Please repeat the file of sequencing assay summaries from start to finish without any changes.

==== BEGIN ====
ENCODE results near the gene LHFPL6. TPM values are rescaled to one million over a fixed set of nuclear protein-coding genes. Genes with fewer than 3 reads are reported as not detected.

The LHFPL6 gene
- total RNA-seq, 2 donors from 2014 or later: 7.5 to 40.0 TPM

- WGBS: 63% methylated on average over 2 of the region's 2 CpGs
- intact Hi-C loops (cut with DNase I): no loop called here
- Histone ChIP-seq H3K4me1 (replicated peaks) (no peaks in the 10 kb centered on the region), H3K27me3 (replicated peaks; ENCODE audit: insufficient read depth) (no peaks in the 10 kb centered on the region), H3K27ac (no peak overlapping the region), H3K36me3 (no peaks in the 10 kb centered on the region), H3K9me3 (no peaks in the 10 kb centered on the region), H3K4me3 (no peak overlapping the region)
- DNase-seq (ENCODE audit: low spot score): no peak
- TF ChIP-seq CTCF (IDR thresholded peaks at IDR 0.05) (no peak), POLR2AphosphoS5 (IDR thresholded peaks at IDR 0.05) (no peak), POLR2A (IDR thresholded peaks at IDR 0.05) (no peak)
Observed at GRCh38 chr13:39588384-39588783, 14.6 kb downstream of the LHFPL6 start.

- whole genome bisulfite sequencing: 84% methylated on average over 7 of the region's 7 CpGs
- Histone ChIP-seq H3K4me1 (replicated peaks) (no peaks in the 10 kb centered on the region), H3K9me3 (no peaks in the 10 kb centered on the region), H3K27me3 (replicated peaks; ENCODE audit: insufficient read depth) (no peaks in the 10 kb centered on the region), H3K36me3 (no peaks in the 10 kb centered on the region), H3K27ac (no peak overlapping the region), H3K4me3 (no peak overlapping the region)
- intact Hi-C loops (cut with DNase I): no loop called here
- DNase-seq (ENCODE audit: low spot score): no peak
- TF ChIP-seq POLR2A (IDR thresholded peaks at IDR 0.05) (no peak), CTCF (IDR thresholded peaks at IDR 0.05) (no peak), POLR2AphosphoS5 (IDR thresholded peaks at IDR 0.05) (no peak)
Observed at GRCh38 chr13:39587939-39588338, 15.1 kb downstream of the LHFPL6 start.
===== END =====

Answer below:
ENCODE results near the gene LHFPL6. TPM values are rescaled to one million over a fixed set of nuclear protein-coding genes. Genes with fewer than 3 reads are reported as not detected.

The LHFPL6 gene
- total RNA-seq, 2 donors from 2014 or later: 7.5 to 40.0 TPM

- WGBS: 63% methylated on average over 2 of the region's 2 CpGs
- intact Hi-C loops (cut with DNase I): no loop called here
- Histone ChIP-seq H3K4me1 (replicated peaks) (no peaks in the 10 kb centered on the region), H3K27me3 (replicated peaks; ENCODE audit: insufficient read depth) (no peaks in the 10 kb centered on the region), H3K27ac (no peak overlapping the region), H3K36me3 (no peaks in the 10 kb centered on the region), H3K9me3 (no peaks in the 10 kb centered on the region), H3K4me3 (no peak overlapping the region)
- DNase-seq (ENCODE audit: low spot score): no peak
- TF ChIP-seq CTCF (IDR thresholded peaks at IDR 0.05) (no peak), POLR2AphosphoS5 (IDR thresholded peaks at IDR 0.05) (no peak), POLR2A (IDR thresholded peaks at IDR 0.05) (no peak)
Observed at GRCh38 chr13:39588384-39588783, 14.6 kb downstream of the LHFPL6 start.

- whole genome bisulfite sequencing: 84% methylated on average over 7 of the region's 7 CpGs
- Histone ChIP-seq H3K4me1 (replicated peaks) (no peaks in the 10 kb centered on the region), H3K9me3 (no peaks in the 10 kb centered on the region), H3K27me3 (replicated peaks; ENCODE audit: insufficient read depth) (no peaks in the 10 kb centered on the region), H3K36me3 (no peaks in the 10 kb centered on the region), H3K27ac (no peak overlapping the region), H3K4me3 (no peak overlapping the region)
- intact Hi-C loops (cut with DNase I): no loop called here
- DNase-seq (ENCODE audit: low spot score): no peak
- TF ChIP-seq POLR2A (IDR thresholded peaks at IDR 0.05) (no peak), CTCF (IDR thresholded peaks at IDR 0.05) (no peak), POLR2AphosphoS5 (IDR thresholded peaks at IDR 0.05) (no peak)
Observed at GRCh38 chr13:39587939-39588338, 15.1 kb downstream of the LHFPL6 start.